Zo 600 000 Rusínov žijúcich v Spojených štátoch amerických ich takmer 60 000 žije v Pensylvánii.

Pán Bodnar povedal, že ho teší skutočnosť, že sa skupina usadila v meste Munhall a zaviazal sa poskytnúť im maximálnu možnú podporu. „Ide o fantastickú vec,“ povedal.

Fotografia – Kelly Fennessy/Daily News

Choreograf folklórneho súboru Slavjane Dean Poloka (v strede) učí účastníkov zostavy jednoduchých rusínskych tancov počas piatkového večera v Národnom kultúrnom a vzdelávacom centre karpatských Rusínov v meste Munhall.

Vedúca Národného kultúrneho a vzdelávacieho centra karpatských Rusínov v meste Munhall Maryann Sivak odovzdáva symbol uznania primátorovi mesta Prešov Pavlovi Hagyarimu (vľavo). Prizerá sa primátor mesta Munhall Raymond Bodnar.

Vydanie tohto článku inde je dovolené. Je ale potrebné o tom informovať na adrese

Monday, July 19, 2010

Zabava (Dance)

Nearly a hundred people gathered at our cultural center on Friday, July 16, 2010 for our first ever zabava.   The evening featured Rusyn music, dance, and plenty of food.  Happily it also attracted an unusually large number of "under twenty-somethings."

Mayors Pavel Hagyari and Raymond Bodnar
We were fortunate in having not one, but three honored guests:  Mr. Raymond Bodnar,  Mayor of Munhall, PA; Mr. Pavel Hagyari, Mayor of Presov, Slovakia; and Mr. Joe Senko,  Honorary Consul of the Slovak Republic in Pennsylvania.  Of course, since it was a dance, we suspect they were brought by their wives. 
Welcoming Senkos with bread and salt

Rus'kyj Muzikanty with Jerry Jumba

Rus'kyj Muzikanty ( provided lively music throughout the evening.  This folk group, which specializes in authentic Rusyn melodies, includes Jerry Jumba on accordion, Bob Bartko on acoustic guitar, Mike Liberatore on electric guitar, Dana Leasure on violin (fiddle to you Charlie Daniels fans), Brian Bartko on cymbali, and a guest appearance by a percussionist whose name I would be happy to mention had he given it to me.   Dean Poloka set up the sound system and stepped in with his mandolin whenever he wasn't dancing.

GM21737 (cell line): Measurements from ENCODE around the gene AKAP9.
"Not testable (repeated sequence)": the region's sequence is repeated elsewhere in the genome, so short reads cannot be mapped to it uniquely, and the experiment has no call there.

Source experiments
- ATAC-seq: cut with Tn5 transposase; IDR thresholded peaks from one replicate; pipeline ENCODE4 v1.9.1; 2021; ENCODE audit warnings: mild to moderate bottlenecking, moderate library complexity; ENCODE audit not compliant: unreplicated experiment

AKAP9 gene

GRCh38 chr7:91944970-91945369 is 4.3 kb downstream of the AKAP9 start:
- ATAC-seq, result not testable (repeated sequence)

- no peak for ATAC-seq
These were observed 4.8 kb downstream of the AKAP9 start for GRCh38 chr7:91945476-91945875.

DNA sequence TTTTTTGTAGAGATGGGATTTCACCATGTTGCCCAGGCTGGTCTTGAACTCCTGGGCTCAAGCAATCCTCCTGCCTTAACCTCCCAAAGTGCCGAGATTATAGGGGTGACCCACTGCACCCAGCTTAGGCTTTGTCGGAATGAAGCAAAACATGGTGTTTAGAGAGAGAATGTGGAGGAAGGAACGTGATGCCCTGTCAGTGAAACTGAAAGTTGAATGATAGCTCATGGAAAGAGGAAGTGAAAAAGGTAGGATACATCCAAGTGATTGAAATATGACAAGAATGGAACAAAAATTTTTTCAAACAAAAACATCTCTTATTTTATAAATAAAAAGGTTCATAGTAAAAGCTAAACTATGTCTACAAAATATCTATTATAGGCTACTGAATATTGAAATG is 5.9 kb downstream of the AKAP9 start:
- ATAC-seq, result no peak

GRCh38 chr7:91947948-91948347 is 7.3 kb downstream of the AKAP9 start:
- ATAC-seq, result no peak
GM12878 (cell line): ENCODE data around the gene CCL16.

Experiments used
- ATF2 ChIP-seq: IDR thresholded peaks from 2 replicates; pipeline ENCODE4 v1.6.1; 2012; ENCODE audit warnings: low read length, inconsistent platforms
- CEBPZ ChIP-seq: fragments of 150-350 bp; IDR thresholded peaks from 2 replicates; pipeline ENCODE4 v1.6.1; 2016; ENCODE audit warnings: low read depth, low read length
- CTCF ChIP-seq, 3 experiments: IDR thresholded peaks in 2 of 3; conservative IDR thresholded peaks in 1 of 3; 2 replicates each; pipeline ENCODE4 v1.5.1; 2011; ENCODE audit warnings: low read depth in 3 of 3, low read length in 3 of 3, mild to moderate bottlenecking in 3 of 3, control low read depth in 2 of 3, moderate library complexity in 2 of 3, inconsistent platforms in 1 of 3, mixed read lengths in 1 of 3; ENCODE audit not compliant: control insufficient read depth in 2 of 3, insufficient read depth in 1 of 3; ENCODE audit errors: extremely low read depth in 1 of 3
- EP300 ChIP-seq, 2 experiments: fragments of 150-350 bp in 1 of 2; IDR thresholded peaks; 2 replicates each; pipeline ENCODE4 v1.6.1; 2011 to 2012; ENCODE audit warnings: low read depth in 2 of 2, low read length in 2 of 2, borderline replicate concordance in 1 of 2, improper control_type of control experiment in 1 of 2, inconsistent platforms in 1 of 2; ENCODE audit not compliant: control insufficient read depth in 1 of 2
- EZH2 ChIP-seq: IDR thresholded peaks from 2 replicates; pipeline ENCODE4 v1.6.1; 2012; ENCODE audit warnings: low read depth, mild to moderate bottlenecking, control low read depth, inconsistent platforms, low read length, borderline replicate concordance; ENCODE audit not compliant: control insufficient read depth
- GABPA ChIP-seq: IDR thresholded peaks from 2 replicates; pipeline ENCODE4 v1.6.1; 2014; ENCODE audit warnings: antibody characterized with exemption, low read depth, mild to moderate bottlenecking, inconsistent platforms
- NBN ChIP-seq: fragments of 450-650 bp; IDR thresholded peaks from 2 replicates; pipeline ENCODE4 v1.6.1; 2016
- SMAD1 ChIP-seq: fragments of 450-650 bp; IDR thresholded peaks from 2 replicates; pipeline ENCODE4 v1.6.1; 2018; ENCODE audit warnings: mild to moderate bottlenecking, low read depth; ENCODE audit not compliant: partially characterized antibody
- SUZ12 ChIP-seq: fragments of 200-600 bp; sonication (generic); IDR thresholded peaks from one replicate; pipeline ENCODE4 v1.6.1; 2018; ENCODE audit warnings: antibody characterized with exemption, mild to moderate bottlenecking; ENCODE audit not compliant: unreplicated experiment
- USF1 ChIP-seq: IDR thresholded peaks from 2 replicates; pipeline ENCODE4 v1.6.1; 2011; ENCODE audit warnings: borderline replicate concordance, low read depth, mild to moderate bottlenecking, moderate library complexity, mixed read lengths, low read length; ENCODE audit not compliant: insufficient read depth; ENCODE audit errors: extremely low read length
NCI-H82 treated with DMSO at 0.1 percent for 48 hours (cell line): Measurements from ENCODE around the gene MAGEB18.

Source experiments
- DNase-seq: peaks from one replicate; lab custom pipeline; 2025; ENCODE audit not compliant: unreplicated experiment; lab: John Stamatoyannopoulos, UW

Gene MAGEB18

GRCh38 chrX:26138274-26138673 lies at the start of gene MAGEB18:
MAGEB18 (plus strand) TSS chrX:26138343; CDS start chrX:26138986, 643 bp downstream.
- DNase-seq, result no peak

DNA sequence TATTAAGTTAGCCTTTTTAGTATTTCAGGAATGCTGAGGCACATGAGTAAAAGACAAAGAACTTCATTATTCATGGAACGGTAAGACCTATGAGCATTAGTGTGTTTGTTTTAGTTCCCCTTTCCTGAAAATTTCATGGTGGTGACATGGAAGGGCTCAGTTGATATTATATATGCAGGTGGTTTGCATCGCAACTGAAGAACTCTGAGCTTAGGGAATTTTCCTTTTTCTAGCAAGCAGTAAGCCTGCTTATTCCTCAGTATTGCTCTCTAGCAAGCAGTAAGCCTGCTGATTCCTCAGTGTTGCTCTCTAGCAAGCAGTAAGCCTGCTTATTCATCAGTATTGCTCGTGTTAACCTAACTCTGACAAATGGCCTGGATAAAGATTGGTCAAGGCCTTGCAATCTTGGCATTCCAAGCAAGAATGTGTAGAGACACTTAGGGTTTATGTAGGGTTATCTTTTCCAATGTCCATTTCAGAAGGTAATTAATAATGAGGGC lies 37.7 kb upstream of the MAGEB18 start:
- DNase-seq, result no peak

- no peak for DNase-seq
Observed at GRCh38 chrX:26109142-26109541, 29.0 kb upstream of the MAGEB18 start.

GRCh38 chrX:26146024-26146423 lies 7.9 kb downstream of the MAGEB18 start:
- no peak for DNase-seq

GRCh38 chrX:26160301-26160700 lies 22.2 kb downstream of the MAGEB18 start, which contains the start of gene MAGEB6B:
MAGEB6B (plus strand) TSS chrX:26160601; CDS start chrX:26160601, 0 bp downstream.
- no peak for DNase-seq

Dean leading our guests in a karichka
Mr. and Mrs. Hagyari waltzing
Dean, choreographer in residence of Slavjane, taught  Rusyn dance steps to those of our guests who were brave enough to try them on.  They burned up the floor with czardashes, karichkas, chapashs, and polkas.  Later on, in a throw-back to old Austria-Hungary, the band played a waltz for Mayor Hagyari and his wife as they took the floor.

Mayor Bodnar presenting Indian pin
What event featuring prominent politicians would be complete without some heart-felt speeches?  The evening had its share.  Mayor Bodnar presented his counterpart with a Indian pin symbolic of the Munhall mascot.  Maryann Sivak, Chairman of the Cultural Center Committee, presented a wood-burned plaque showing the building's facade to Mayor Hagyari.  Mayor Hagyari then addressed the crowd saying that his great uncle had emigrated to the States and he had many relatives here.  Since Presov is a sister city to Pittsburgh, he had spent a week in the area.  This evening's zabava was his last event before returning home.  He was very pleased that  Rusyn culture is prospering in America.